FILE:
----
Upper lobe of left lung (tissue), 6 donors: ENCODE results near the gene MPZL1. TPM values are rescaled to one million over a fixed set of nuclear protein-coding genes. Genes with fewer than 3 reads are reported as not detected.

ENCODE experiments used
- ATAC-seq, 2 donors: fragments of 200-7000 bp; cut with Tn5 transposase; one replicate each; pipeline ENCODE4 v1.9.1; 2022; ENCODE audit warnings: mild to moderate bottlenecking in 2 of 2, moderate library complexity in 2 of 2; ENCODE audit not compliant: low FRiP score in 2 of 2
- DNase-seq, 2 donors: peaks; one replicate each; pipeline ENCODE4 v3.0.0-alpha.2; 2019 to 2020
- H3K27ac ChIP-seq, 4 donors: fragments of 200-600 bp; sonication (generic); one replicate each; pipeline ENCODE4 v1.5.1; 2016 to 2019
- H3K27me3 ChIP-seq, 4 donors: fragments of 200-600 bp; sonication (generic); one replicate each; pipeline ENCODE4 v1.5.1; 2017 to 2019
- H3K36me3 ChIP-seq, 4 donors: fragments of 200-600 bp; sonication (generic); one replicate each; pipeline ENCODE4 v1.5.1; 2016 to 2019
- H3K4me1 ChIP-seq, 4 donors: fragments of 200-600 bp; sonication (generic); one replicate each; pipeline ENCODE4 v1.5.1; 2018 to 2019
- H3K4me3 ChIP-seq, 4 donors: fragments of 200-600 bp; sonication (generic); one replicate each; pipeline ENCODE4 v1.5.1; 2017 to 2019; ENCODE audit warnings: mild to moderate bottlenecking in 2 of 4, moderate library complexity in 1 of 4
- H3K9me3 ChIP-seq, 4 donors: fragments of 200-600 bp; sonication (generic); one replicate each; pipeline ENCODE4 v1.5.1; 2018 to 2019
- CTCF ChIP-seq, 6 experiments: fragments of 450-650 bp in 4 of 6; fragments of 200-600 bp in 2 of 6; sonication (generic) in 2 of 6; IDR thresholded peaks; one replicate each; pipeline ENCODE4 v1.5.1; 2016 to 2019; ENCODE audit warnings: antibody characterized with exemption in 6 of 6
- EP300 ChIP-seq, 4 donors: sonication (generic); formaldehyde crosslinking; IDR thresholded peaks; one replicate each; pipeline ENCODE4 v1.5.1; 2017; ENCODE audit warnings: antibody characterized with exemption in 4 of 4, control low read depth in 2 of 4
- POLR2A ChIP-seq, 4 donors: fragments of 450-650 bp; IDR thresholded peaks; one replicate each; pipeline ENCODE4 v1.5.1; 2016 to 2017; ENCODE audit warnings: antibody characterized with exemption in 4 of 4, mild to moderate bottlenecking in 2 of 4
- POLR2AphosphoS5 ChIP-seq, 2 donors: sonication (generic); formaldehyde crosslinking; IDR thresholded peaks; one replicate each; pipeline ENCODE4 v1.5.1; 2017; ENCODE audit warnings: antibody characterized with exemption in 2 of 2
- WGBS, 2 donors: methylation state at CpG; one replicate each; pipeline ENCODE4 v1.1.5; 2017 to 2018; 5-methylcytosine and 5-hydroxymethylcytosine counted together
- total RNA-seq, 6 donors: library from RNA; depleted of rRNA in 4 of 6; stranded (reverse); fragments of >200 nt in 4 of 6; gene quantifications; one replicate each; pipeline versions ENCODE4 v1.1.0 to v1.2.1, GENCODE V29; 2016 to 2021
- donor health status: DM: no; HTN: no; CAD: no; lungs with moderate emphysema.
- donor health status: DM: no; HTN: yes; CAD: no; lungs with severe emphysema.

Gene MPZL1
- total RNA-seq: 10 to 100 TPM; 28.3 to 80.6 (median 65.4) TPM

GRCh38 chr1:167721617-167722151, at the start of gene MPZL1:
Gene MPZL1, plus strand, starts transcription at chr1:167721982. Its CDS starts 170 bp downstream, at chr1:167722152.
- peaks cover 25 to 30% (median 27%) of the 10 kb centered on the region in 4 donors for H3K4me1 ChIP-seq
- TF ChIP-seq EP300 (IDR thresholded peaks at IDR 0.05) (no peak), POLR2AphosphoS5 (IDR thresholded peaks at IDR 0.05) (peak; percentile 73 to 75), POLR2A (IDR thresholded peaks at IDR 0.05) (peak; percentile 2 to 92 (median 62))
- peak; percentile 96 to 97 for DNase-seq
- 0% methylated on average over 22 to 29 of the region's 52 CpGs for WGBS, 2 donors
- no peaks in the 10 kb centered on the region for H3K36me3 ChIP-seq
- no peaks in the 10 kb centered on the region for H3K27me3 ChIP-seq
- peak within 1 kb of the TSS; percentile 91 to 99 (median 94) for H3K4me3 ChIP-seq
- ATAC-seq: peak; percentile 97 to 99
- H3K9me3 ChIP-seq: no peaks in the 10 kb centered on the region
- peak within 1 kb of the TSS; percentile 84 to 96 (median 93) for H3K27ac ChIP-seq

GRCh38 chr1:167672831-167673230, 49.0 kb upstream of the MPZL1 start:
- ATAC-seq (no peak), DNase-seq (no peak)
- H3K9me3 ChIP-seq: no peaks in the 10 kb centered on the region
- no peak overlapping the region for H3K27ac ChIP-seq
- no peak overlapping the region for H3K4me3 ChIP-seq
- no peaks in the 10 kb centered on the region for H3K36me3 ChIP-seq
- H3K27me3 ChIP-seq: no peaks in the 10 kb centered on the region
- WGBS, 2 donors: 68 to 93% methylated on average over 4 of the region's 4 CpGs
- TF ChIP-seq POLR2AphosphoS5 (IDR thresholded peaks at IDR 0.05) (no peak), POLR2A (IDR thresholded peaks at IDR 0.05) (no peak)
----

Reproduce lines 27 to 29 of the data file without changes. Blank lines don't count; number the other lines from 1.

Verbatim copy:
- no peaks in the 10 kb centered on the region for H3K36me3 ChIP-seq
- no peaks in the 10 kb centered on the region for H3K27me3 ChIP-seq
- peak within 1 kb of the TSS; percentile 91 to 99 (median 94) for H3K4me3 ChIP-seq